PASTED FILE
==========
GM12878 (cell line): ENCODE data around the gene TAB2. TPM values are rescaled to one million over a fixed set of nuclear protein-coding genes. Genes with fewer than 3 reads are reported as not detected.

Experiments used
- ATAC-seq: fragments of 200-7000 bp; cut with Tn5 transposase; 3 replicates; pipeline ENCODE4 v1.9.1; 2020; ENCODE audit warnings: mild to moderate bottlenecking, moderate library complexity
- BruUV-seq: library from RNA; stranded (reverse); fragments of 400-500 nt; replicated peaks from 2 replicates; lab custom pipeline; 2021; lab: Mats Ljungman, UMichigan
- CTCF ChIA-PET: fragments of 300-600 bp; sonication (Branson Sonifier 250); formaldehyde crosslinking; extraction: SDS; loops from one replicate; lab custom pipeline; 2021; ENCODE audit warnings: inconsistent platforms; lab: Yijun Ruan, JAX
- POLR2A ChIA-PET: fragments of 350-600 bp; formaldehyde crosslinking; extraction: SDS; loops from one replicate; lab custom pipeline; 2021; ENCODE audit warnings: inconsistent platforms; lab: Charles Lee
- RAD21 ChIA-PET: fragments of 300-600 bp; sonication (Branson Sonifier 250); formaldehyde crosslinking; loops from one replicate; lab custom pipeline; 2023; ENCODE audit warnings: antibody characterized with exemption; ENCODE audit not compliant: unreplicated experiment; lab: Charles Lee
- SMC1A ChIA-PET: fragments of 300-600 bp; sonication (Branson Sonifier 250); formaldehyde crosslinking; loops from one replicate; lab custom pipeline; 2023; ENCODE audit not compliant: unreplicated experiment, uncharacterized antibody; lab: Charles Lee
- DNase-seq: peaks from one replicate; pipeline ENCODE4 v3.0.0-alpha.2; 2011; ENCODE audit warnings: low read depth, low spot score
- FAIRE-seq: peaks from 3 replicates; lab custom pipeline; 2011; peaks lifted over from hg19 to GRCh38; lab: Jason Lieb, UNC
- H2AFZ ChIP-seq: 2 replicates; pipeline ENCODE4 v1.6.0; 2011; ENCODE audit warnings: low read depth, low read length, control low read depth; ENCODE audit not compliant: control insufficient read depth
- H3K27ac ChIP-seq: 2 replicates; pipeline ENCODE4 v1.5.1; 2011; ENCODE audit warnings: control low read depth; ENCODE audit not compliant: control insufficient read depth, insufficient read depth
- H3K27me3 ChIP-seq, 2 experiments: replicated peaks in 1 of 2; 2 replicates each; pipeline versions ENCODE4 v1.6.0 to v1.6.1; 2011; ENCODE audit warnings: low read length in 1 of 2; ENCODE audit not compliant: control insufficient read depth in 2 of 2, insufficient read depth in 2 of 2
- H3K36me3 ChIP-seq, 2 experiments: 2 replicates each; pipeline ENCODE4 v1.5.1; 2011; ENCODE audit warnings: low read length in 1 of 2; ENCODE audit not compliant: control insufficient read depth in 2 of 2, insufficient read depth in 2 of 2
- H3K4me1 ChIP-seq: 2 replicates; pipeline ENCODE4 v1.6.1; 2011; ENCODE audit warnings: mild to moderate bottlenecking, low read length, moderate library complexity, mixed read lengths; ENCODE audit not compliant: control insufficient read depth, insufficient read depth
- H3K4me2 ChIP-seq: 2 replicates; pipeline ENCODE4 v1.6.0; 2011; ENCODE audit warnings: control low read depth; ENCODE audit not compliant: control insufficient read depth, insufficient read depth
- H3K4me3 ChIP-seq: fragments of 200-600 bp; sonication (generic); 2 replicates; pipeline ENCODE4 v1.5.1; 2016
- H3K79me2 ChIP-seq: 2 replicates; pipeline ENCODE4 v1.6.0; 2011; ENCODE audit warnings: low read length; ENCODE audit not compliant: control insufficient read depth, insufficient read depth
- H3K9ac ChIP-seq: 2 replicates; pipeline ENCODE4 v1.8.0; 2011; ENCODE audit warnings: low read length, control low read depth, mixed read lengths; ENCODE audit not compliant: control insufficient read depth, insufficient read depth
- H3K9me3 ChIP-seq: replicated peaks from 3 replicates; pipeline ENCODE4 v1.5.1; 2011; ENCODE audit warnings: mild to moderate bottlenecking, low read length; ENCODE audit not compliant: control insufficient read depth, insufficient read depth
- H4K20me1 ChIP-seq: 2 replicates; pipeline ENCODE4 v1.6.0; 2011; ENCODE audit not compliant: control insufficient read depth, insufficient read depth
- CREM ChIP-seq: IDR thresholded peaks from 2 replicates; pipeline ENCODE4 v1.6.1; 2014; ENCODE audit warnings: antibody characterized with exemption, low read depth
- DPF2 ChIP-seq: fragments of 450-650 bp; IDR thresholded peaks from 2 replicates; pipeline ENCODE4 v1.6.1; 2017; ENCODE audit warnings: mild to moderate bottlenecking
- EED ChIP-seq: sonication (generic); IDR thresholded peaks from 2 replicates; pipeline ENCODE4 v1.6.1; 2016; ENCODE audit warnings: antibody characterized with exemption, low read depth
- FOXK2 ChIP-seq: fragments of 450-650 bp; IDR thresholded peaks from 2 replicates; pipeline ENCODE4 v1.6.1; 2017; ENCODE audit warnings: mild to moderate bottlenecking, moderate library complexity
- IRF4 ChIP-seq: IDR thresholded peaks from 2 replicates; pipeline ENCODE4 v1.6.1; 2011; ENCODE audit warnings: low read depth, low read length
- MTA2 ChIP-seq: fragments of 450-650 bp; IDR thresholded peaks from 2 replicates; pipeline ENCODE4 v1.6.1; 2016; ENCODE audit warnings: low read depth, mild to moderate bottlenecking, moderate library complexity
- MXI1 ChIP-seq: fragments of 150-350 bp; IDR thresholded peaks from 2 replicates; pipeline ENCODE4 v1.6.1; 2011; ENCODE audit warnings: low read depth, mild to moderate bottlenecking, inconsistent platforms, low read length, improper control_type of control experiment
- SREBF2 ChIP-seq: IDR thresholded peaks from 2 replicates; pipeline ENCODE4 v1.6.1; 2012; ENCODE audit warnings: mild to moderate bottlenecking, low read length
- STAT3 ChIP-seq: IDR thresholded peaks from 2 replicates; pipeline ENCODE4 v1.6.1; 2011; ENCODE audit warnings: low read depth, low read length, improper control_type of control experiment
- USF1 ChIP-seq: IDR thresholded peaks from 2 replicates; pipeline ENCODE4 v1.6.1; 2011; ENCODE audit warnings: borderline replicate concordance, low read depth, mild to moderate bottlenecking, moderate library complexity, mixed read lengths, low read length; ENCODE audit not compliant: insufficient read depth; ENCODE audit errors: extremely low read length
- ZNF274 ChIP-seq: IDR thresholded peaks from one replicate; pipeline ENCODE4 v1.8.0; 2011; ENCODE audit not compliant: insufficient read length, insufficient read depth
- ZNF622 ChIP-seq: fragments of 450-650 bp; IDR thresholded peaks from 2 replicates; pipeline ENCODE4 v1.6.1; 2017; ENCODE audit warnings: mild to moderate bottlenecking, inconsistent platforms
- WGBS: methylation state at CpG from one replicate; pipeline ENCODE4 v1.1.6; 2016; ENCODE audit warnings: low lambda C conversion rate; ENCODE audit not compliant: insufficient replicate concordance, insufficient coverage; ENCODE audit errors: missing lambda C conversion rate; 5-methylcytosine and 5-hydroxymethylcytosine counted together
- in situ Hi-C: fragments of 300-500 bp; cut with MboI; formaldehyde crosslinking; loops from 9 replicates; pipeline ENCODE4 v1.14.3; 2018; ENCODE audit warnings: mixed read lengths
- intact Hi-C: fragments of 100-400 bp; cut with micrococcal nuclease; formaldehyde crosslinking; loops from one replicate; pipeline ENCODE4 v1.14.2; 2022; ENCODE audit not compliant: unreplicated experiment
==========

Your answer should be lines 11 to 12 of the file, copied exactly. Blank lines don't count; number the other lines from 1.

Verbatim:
- H2AFZ ChIP-seq: 2 replicates; pipeline ENCODE4 v1.6.0; 2011; ENCODE audit warnings: low read depth, low read length, control low read depth; ENCODE audit not compliant: control insufficient read depth
- H3K27ac ChIP-seq: 2 replicates; pipeline ENCODE4 v1.5.1; 2011; ENCODE audit warnings: control low read depth; ENCODE audit not compliant: control insufficient read depth, insufficient read depth